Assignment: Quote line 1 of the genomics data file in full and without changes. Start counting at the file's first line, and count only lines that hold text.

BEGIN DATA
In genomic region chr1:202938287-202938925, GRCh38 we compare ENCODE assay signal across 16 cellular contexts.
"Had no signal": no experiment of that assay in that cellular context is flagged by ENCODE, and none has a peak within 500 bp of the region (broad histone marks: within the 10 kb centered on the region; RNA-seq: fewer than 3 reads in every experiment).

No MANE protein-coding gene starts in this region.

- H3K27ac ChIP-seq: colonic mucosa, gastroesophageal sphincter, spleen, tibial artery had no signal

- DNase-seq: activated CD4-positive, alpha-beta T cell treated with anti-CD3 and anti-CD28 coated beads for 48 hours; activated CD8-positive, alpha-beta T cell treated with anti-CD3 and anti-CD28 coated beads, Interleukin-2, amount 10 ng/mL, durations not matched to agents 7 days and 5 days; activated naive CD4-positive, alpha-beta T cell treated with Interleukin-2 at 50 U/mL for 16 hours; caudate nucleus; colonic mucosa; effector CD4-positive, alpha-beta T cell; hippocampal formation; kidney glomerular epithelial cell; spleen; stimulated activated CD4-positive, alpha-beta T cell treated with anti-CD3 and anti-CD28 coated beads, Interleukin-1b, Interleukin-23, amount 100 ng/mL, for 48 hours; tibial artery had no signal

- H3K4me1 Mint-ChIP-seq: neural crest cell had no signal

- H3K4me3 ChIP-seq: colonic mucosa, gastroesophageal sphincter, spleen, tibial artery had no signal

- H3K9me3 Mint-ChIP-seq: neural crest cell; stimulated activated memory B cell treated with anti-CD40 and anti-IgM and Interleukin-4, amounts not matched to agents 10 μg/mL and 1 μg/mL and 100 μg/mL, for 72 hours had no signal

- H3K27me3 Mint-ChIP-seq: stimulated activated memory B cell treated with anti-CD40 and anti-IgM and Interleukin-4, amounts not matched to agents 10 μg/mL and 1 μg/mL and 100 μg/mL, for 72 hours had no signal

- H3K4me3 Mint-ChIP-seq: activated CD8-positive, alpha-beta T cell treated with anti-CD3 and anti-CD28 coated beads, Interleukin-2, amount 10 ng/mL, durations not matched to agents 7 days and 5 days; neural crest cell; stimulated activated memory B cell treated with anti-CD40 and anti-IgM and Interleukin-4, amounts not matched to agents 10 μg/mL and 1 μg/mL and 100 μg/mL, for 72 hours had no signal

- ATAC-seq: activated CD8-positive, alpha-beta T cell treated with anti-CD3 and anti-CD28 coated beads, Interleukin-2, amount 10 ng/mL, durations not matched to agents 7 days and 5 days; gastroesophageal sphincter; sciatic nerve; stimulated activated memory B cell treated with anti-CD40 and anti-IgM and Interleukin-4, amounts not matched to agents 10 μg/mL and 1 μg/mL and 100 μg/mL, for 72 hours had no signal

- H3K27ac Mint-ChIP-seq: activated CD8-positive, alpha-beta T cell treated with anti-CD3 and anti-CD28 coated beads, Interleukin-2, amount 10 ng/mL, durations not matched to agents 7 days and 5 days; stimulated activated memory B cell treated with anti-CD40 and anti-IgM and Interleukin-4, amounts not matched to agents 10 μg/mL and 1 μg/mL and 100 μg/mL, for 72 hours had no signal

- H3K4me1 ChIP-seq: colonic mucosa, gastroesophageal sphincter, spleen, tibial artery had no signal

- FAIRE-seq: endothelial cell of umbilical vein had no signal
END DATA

In genomic region chr1:202938287-202938925, GRCh38 we compare ENCODE assay signal across 16 cellular contexts.